g39
Oxford St, CARDIFF CF24 3DT
Telephone +44 (0) 29 2047 3633
post@g39.org
opening times - 11-5pm Wednesday to Saturday
  • Richard Bevan, Untitled, 2011
  • Helen Sear, Display, 2011
  • Dawn Woolley, Foolish Passion (detail from performance), 2011
  • Sam Aldridge, Untitled, 2011
  • Lesley Guy, George Russell (from the Obituaries series), 2009
  • David Cushway, detail from Plate Spinner (performance), 2011
  • Anthony Shapland, The Life Of Raymond.C Cook (Film Poster) 2011
  • Candice Jacobs, Thank You!, 2010

Programme

Portmanteau

Dawn Woolley, Foolish Passion (detail from performance), 2011
Dawn Woolley, Foolish Passion (detail from performance), 2011

g39 has been invited to present a special group exhibition within Halle 14 in Leipzig, Germany, an expansive centre for the arts housed in a disused Cotton Spinning Mill.

Since 2003, more than 15 art galleries and exhibition rooms have opened and over 80 artists work at the Leipzig Cotton Spinning Mill. One to three international group exhibitions per year take place and this year g39 have been invited to present a curated insight of contemporary art from Wales and other UK based artists.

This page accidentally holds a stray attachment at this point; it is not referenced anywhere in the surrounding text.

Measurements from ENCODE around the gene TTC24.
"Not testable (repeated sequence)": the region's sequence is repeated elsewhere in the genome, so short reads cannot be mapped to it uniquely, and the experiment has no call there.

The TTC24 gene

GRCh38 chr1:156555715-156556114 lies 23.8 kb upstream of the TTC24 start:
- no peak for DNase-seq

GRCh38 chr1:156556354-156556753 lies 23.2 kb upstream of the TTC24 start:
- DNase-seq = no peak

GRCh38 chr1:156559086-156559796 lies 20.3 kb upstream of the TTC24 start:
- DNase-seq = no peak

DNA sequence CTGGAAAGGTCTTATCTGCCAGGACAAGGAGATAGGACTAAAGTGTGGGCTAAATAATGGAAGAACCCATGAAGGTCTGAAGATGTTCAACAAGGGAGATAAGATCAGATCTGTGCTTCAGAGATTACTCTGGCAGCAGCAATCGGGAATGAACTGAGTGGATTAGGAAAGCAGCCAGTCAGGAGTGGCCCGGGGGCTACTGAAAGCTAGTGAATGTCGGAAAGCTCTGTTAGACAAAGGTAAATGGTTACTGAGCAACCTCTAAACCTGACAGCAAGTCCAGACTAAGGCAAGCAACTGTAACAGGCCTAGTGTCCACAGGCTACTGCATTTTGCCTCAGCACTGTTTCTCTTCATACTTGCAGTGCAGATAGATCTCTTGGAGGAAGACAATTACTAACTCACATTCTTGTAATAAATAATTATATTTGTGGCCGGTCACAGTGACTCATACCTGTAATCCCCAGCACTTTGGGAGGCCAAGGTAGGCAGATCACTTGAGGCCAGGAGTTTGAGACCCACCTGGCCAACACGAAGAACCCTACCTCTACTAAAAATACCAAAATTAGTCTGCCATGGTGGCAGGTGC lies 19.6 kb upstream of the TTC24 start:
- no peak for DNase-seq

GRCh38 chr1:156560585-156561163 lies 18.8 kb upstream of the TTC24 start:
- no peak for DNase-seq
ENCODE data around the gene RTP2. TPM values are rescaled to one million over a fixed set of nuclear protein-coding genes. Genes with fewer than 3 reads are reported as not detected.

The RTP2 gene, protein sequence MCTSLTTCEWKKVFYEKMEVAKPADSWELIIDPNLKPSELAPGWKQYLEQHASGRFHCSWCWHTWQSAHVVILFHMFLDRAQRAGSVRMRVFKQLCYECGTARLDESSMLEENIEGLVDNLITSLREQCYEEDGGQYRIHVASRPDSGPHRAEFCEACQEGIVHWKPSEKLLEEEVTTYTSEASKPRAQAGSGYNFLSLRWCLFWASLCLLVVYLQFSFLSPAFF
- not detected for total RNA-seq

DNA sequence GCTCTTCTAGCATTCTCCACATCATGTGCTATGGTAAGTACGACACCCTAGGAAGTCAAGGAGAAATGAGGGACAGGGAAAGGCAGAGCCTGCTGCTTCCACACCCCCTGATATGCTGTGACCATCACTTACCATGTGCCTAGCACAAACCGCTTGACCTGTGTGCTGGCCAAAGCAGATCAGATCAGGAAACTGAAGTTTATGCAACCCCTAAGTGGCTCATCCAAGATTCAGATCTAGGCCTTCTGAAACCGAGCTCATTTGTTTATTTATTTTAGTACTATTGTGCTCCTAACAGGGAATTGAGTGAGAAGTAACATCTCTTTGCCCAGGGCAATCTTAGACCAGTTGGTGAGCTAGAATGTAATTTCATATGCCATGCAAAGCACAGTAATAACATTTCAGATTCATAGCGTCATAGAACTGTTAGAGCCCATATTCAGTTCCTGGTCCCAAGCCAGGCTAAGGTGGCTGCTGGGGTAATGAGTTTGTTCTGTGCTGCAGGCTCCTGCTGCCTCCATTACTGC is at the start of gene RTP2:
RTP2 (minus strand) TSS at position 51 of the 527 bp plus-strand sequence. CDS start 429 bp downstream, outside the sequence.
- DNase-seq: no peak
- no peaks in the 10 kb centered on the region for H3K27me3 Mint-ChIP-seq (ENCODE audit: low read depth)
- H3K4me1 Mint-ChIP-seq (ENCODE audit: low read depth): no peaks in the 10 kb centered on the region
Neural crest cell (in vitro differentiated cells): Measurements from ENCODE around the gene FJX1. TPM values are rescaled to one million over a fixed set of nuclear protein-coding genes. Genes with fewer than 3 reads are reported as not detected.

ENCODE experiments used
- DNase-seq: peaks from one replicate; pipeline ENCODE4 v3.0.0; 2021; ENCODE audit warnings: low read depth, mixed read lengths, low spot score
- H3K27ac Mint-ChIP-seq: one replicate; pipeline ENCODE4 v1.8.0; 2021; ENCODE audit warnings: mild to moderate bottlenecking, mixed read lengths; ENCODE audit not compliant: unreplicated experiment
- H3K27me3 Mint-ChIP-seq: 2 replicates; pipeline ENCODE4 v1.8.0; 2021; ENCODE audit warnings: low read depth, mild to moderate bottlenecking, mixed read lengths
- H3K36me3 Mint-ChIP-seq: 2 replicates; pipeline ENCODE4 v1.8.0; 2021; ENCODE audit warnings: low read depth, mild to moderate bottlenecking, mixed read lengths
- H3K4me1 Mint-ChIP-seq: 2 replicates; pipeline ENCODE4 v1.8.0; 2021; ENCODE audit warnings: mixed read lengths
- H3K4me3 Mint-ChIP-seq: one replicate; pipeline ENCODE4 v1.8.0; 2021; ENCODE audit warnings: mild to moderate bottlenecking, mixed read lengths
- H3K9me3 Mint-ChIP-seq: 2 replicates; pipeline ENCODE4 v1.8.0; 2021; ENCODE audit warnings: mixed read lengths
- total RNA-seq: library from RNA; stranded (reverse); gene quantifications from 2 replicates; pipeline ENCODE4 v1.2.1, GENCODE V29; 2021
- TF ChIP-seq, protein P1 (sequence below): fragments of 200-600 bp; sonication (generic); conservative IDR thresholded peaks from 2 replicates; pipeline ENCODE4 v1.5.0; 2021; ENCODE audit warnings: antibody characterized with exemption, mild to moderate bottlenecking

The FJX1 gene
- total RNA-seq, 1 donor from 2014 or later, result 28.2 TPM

The word portmanteau traces back to the mid 16th century in English in which it was used in its arcane form, portemantew, to describe a bag or carrying case for clothing. At the end of the 16th century, it was first used in France, as 'porte-manteau,' to label the human carrier of clothing. By the 17th century, its original meaning was extended to any case or container of a mix of items. In the 21st century this was further extended to include any portable memory device. For the exhibition, g39 will transport a ‘digital suitcase’ for presentation. Think of this as a last minute decision to go on a weekend trip and having to pack an overnight bag with the essentials. With that in mind g39 are taking a hard drive to project digital works in the space at Halle 14, alongside several physical recent works.
With a practice rooted in utilitarian sculpture, Aldridge responds to both the site itself and the wider principals of the exhibition to continue his production of flat-packed objects from everyday materials such as cardboard. And Dawn Woolley and David Cushway each present a live performance installation. Woolley uses the language of symbolism in Dutch Bordeeltjes painting to create a ‘still-life’ performance referencing Halle 14’s former function as a cotton spinning mill using props and gestures carefully chosen to symbolise domesticity, commerce and desire. Conversely, Cushway performs a frantic plate-spinning act, beautiful in its austerity and resignation to the plates’ demise.